Israel's Good Name

Jerusalem’s Gazelle Valley

In Israel, Jerusalem on November 29, 2020 at 11:00 AM

Practically every Monday I make the journey to Jerusalem for work at the Schocken Institute where I manage their social media accounts. Sometimes I have a hankering for some birding beforehand and so I’ll swing by the Jerusalem Bird Observatory before work. Usually it’s a pleasant time and during the course of a few visits I had seen a handful of nice new-to-me species, including the wryneck and orphean warblers. However, in early September, I began to see fantastic eBird birding reports coming from another Jerusalem location, the Gazelle Valley, and I knew my time to pay another visit had come.

Map of Gazelle Valley

I had been to the Gazelle Valley just once before, with friends Adam and Itamar in the beginning of 2018, and I hadn’t been all that impressed (see HERE). I decided that it was time to give it a fair chance, and to properly plan my visit at the earliest hour possible. A good rule of thumb for birding is to start early, because birds start early (as we all know from the popular phrase) and then disappear once the sun gets too high in the sky. Thus, armed with a good plan, I made my way to the Gazelle Valley for a nice morning visit.

A faraway whinchat

Thankfully, my experience this time was significantly more successful, starting off with a whinchat or two just perched on some thistles waiting for me to see them. The weather was cool in the park, and the sounds of songbirds filled the air, so I figured I’d start exploring the park’s perimetres straight away. A fellow birder had given me a good tip, and that was to check the fig trees in the northern end of the park for some generally elusive golden orioles. I headed that way, passing through the sweet twittering of songbirds which darted in and out of the trees around me.

A gazelle coming at me from the undergrowth

I reached the fig trees, but there were no golden orioles to be found. I hid myself out of view, hoping that maybe one would pop out, but still nothing. There were mostly yellow-vented bulbuls, and a few warblers such as blackcaps, lesser whitethroats and Sardinian warblers. Abandoning the oriole haunt, I headed back down the trail until I heard some crunching in the thick undergrowth next to me. Lo and behold, a male gazelle appeared – quite close by and somewhat tame – and then another, and another. Afterall, I was in Gazelle Valley, I should be seeing gazelles.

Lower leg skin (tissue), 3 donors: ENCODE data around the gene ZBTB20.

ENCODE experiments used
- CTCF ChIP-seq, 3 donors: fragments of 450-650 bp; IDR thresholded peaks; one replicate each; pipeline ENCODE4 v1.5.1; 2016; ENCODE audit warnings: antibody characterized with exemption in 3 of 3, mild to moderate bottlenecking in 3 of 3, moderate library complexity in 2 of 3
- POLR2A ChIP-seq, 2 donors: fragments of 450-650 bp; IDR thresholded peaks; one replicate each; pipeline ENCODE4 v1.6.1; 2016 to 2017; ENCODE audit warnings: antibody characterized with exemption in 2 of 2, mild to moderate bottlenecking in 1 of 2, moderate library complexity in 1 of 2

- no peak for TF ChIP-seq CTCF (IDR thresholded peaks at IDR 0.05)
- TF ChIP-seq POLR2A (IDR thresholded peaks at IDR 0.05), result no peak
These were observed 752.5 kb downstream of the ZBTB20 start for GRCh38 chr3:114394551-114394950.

A spotted flycatcher blending in with the tree

My walk continued until I noticed something fast and barred flying quickly right overhead. It disappeared into a grouping of pine trees, but I was pretty sure it was a sparrowhawk. Just when I thought I had lost it in the greenery, out of the corner of my eye comes another flash of movement. It was so brief, but it was clear, the sparrowhawk had just tried to snatch a songbird out of a small tree to my right. It’s one thing seeing birds of prey, which is amazing in and of itself, but it’s a whole lot better when you see them in action.

Photographers in the blind

I continued along the reconstructed Nachal Rekafot, along the aptly-named Bird Trail, until I reached the main pondside blind. Along the way I had seen more songbirds, including a spotted flycatcher, a reed warbler and a whole bunch of blackbirds. Within the blind were a few nature photographers, waiting like lions in the tall savannah grass for prey to come their way.

Portrait of the moorhen

For the meantime, just a few moorhens dared make their presence known to us hidden in our special bunker, but then a common kingfisher came and all the photographers jumped into action, clawing at their expensive cameras as the clicking sound of the shutters filled the air.

A common kingfisher

When I looked at my own pictures later, I realised that when I had first entered the hide and started taking pictures of a moorhen that was making its way away from us, I had incidentally photographed it trying to eat a small river frog. Had the kingfisher been as successful it would have been delightful, but no, he gave up after a few minutes and flew away. I followed suit.

The moorhen escaping with the frog

My last stop along this tour of the park was at the big pond, where I could see numerous ducks and other waterbirds idling about. I pulled up a chair a safe distance away and began scanning the visible areas for one of the birds I was most hoping to see: ferruginous ducks. These medium-sized diving ducks are simplistically beautiful with their rich maroon-mahogany plumage and their bright yellow eyes. Alas, not a single ferruginous duck showed its face and I was left to photograph grebes and herons – and the occasional kingfisher.

The tranquil pond-life

The hour was getting late and I had to get to work, so I began my walk back out of the park and to the nearest bus stop. As I walked I saw a few black-winged stilts flying by – an odd sight if not for Gazelle Valley’s bountiful sources of water for them to wade in. I packed away my camera and binoculars and headed over to work where, sadly, the birds are a lot less plentiful.

  1. Work. Ah, well. We all need to pay for our habit.
    Thanks for trip.

  2. How early should one be there? I would love to go tomorrow morning. Dec 10 th.

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